Now, it would be fun to design one for the oem rings too, if I have time to design and print them before it's time to put the summer wheels on.
 

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That's huge! Before I opened this thread, I was going to say 3% myself. I suspect longer runs and more of them will bring your number down a good bit. Also, open spokes is worst case scenario (yours are not the worst configuration though). I have no doubt that full coverage "normal" hubcaps will be much closer to manufacturer aero hubcaps and that may be why 3% difference is quoted so much. Would be nice to get real numbers from manufacturer's wind tunnel tests or computer modeling, but I think such real numbers are too small to advertise - it is the accumulation of many small aero enhancements that add up to big improvements.

There are many reports here of owners simply taking off their hubcaps and noting zero observed difference in efficiency (most of these owners are likely far more focused on looks than efficiency though). At 3% change, I think that most owners wouldn't notice. At 7%, I'd think most owners who pay sufficient attention will notice.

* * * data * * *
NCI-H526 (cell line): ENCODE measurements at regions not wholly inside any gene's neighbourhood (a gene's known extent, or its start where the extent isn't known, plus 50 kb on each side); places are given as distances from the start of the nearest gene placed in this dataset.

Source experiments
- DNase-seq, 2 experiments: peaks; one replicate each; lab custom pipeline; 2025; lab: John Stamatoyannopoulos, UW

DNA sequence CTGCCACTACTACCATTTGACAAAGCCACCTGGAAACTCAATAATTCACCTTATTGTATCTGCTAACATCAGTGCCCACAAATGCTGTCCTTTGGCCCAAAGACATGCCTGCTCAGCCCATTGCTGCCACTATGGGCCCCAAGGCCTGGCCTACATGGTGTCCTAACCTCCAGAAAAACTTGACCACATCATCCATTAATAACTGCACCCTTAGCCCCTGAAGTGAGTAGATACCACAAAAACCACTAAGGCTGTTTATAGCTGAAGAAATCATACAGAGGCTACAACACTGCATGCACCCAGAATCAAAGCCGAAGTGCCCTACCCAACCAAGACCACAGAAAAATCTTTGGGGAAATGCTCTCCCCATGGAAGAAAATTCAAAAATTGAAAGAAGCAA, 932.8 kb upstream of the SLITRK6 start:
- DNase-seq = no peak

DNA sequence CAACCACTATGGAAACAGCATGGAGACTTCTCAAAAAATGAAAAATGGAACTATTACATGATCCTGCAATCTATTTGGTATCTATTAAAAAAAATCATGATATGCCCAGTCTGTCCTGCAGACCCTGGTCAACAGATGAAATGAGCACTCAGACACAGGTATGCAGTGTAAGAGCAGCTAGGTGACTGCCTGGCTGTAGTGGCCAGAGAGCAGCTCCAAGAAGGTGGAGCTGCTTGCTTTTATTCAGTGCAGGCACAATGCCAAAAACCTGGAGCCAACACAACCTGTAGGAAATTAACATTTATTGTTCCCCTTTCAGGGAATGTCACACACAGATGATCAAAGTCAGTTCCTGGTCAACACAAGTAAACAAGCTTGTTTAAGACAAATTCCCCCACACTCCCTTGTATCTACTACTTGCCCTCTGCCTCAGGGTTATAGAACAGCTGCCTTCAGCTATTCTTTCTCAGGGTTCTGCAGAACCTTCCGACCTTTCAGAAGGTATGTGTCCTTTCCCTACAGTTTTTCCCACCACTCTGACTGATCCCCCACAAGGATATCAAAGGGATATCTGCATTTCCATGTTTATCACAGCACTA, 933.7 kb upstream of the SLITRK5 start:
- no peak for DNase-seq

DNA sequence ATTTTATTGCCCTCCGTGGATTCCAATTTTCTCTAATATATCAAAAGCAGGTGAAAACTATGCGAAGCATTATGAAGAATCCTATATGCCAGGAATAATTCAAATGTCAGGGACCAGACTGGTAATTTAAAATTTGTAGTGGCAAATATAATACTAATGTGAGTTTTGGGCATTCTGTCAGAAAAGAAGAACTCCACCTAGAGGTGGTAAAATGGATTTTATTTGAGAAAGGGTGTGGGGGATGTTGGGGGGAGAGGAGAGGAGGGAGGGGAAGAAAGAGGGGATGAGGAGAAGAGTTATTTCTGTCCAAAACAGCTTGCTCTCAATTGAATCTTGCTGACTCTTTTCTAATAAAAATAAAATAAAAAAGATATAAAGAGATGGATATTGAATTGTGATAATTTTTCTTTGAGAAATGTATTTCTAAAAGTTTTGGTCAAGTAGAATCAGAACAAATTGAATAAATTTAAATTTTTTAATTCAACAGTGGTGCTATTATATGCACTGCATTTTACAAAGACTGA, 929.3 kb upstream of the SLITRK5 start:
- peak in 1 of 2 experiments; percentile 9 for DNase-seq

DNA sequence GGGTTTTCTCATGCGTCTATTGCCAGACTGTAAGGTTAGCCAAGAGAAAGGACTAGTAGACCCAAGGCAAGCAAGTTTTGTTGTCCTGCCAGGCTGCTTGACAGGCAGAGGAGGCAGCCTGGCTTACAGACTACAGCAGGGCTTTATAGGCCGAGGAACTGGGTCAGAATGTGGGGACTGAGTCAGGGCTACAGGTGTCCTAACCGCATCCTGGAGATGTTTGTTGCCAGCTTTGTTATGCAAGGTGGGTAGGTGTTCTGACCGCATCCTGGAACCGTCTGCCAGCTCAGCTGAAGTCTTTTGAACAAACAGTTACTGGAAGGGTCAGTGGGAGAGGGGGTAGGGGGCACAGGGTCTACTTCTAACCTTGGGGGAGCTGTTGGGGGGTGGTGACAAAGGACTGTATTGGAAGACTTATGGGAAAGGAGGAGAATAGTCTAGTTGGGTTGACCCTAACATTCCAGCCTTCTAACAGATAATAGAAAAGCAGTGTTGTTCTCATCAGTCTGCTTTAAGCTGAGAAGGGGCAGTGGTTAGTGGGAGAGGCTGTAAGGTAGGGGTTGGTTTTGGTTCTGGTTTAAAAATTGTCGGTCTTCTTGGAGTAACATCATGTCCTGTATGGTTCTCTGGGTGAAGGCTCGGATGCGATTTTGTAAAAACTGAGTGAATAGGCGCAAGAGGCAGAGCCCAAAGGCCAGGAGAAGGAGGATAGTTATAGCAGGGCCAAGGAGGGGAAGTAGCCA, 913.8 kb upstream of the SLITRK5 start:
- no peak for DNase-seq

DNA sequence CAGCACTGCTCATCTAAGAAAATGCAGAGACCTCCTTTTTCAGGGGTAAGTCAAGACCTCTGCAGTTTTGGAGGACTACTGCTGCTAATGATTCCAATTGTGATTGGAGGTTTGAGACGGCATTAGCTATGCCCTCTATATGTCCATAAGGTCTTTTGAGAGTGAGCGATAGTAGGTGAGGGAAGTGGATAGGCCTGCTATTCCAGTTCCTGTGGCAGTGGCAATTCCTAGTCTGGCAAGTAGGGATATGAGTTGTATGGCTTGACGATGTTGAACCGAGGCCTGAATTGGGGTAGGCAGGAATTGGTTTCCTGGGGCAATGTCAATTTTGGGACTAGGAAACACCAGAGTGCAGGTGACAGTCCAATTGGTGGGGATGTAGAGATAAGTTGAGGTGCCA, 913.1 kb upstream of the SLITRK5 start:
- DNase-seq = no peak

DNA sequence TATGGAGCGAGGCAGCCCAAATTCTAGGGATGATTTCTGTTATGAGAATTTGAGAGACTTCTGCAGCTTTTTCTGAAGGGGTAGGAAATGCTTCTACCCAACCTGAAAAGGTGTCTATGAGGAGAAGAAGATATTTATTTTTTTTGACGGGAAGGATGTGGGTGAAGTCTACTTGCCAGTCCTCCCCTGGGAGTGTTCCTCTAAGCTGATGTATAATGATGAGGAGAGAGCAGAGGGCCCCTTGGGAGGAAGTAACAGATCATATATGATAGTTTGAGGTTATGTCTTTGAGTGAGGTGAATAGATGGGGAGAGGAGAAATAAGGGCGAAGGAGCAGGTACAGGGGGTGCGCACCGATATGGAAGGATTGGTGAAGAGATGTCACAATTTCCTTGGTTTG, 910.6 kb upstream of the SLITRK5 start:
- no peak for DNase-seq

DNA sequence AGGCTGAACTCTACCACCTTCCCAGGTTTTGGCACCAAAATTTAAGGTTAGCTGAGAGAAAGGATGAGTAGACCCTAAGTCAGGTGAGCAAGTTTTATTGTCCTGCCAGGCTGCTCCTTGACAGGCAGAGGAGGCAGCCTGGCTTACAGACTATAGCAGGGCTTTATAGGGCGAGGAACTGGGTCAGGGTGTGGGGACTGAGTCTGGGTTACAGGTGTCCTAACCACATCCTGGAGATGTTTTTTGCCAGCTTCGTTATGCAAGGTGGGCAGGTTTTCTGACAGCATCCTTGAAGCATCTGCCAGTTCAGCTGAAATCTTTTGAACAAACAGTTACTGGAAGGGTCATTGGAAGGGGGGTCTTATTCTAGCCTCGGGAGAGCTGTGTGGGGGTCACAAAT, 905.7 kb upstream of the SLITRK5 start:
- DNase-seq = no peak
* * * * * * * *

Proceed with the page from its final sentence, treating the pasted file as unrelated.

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While im here to find the URL to link it i might just leave a image of a new project too.

View attachment 34126
Can these black parts be removed from the wheel trim and just be replaced by those?
The brakes also need some air to cool down, but that shouldn't be a problem if you drive normally and use regeneration. My guess would be that the rear brakes are hardly used, so installing these kind of covers wouldn't be an issue.
 

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Discussion Starter · #9 ·
Can these black parts be removed from the wheel trim and just be replaced by those?
The brakes also need some air to cool down, but that shouldn't be a problem if you drive normally and use regeneration. My guess would be that the rear brakes are hardly used, so installing these kind of covers wouldn't be an issue.
Yeah, exactly, the grey/black oem trims are attached with two screws and the wheel nut so its a simple replacement (wheel does need to come of though).
Brake cooling is a going to be slightly compromised, but the brunt is taken from regeneration as you say, unless driving very aggressivly. In the relative cool Swedish climate i doubt its going to be an issue, there is still airflow on the inside of the rim that will cool, just not as fast or effectively, the heat will also dissapate into the rim and knuckle metal.